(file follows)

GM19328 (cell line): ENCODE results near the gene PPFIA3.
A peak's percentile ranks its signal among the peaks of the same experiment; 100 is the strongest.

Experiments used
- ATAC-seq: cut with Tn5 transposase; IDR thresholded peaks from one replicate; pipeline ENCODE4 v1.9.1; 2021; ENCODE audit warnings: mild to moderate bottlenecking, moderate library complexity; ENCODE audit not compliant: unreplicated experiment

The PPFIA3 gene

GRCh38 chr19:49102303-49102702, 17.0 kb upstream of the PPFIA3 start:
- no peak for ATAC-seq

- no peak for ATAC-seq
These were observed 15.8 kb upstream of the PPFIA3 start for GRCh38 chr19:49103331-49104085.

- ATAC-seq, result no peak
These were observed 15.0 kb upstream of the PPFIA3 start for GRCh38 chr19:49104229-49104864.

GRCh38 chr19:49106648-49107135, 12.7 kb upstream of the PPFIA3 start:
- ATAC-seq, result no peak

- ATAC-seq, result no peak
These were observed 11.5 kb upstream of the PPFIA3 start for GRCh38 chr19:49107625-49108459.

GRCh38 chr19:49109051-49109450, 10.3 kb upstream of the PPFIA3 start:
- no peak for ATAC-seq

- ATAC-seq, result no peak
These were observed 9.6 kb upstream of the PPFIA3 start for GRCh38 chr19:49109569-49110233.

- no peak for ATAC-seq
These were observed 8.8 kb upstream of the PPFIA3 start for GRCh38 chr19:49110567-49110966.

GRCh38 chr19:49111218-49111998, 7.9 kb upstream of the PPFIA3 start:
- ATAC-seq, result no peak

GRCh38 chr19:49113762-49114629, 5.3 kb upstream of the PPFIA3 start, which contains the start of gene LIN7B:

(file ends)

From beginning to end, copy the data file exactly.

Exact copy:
GM19328 (cell line): ENCODE results near the gene PPFIA3.
A peak's percentile ranks its signal among the peaks of the same experiment; 100 is the strongest.

Experiments used
- ATAC-seq: cut with Tn5 transposase; IDR thresholded peaks from one replicate; pipeline ENCODE4 v1.9.1; 2021; ENCODE audit warnings: mild to moderate bottlenecking, moderate library complexity; ENCODE audit not compliant: unreplicated experiment

The PPFIA3 gene

GRCh38 chr19:49102303-49102702, 17.0 kb upstream of the PPFIA3 start:
- no peak for ATAC-seq

- no peak for ATAC-seq
These were observed 15.8 kb upstream of the PPFIA3 start for GRCh38 chr19:49103331-49104085.

- ATAC-seq, result no peak
These were observed 15.0 kb upstream of the PPFIA3 start for GRCh38 chr19:49104229-49104864.

GRCh38 chr19:49106648-49107135, 12.7 kb upstream of the PPFIA3 start:
- ATAC-seq, result no peak

- ATAC-seq, result no peak
These were observed 11.5 kb upstream of the PPFIA3 start for GRCh38 chr19:49107625-49108459.

GRCh38 chr19:49109051-49109450, 10.3 kb upstream of the PPFIA3 start:
- no peak for ATAC-seq

- ATAC-seq, result no peak
These were observed 9.6 kb upstream of the PPFIA3 start for GRCh38 chr19:49109569-49110233.

- no peak for ATAC-seq
These were observed 8.8 kb upstream of the PPFIA3 start for GRCh38 chr19:49110567-49110966.

GRCh38 chr19:49111218-49111998, 7.9 kb upstream of the PPFIA3 start:
- ATAC-seq, result no peak

GRCh38 chr19:49113762-49114629, 5.3 kb upstream of the PPFIA3 start, which contains the start of gene LIN7B: